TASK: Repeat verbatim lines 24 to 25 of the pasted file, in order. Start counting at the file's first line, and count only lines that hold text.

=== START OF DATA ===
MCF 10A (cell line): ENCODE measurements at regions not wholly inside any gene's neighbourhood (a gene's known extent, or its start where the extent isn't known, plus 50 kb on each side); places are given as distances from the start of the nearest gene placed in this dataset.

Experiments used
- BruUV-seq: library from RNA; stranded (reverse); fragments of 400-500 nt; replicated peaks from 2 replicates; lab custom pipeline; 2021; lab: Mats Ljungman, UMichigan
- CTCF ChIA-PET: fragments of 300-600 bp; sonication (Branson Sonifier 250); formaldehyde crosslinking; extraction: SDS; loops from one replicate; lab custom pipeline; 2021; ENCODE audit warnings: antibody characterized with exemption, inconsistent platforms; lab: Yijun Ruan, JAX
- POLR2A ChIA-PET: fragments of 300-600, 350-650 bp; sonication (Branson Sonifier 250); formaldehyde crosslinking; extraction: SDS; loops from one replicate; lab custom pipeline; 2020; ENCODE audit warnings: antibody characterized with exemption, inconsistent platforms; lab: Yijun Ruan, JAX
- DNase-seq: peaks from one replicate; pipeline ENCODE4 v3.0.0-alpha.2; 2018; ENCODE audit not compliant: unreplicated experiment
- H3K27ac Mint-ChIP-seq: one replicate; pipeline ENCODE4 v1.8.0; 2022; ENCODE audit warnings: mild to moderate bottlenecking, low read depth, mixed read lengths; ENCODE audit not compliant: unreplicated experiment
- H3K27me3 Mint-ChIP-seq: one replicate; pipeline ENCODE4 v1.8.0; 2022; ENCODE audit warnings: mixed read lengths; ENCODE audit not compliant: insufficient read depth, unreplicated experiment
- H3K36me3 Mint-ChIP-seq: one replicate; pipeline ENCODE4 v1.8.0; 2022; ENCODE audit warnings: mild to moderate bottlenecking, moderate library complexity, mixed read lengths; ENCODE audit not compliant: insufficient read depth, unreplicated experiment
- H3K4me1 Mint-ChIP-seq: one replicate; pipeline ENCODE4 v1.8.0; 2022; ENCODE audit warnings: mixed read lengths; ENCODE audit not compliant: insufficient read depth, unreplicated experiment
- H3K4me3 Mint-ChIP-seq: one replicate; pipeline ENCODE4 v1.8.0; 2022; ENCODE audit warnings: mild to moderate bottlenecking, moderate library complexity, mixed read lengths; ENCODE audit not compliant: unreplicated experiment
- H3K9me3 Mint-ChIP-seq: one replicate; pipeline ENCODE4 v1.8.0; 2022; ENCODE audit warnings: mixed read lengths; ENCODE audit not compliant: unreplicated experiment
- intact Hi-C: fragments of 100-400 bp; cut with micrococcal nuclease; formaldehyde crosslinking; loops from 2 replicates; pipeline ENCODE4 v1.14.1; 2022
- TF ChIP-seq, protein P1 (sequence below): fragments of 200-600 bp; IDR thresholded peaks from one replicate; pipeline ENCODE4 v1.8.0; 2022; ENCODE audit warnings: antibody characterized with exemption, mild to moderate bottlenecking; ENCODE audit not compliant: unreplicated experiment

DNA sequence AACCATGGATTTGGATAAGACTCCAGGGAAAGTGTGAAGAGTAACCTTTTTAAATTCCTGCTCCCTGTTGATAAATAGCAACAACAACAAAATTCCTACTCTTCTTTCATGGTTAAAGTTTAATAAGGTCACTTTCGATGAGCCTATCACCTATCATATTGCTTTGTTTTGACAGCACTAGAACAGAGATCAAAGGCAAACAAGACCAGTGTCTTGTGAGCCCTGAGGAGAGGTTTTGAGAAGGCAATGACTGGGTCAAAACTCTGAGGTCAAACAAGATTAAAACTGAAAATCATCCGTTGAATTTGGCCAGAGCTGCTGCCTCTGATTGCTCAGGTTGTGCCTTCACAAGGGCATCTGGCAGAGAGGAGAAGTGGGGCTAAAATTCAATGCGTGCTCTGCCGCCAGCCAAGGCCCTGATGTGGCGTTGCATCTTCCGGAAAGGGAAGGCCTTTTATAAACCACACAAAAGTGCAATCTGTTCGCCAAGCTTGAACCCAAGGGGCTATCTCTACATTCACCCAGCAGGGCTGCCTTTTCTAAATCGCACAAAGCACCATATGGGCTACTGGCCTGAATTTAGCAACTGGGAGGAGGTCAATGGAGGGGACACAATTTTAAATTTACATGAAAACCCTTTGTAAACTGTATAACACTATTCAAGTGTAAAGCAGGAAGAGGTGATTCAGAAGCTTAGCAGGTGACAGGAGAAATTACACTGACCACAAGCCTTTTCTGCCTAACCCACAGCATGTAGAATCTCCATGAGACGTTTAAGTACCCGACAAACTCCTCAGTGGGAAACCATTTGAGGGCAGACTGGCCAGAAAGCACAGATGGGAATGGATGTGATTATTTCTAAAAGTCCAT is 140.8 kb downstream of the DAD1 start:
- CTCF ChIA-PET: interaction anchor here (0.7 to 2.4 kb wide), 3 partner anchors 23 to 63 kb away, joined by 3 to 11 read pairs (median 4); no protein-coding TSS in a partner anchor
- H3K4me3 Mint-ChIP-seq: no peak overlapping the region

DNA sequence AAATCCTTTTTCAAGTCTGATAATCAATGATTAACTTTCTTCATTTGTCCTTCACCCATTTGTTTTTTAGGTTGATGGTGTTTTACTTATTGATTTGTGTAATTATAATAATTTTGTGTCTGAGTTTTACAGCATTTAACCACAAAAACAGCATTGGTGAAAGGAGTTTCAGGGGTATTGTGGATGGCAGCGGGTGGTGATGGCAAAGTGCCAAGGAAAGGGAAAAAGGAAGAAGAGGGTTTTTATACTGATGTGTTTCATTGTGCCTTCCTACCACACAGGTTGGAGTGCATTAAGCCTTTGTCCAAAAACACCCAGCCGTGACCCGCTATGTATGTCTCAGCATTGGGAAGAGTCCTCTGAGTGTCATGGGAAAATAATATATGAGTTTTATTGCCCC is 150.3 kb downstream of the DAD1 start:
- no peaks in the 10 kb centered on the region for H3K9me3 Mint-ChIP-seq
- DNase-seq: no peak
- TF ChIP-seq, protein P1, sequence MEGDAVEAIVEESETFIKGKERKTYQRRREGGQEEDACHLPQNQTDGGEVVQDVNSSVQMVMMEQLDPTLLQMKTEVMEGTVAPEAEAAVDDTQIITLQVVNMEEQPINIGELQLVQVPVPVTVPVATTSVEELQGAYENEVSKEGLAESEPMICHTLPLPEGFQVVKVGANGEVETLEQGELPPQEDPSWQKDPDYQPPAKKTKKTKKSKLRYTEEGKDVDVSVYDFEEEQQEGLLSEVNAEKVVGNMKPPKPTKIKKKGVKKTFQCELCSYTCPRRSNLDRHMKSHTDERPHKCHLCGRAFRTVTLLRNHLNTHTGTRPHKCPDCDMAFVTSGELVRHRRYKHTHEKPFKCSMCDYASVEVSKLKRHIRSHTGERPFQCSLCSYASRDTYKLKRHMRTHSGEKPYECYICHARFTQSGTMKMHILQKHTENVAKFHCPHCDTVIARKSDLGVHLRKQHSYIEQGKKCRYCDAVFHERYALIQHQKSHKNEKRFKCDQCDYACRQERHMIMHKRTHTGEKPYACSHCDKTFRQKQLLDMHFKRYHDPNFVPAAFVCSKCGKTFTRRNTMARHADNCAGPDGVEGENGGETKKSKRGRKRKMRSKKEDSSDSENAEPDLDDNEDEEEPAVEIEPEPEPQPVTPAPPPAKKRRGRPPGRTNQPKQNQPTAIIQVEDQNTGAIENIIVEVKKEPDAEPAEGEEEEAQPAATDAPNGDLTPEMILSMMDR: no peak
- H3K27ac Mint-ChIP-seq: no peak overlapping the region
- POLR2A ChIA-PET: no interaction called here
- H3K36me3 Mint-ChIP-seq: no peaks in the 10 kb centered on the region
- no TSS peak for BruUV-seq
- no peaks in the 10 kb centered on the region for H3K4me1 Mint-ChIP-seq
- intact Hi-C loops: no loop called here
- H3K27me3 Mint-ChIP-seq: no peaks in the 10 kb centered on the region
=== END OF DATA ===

- H3K36me3 Mint-ChIP-seq: no peaks in the 10 kb centered on the region
- no TSS peak for BruUV-seq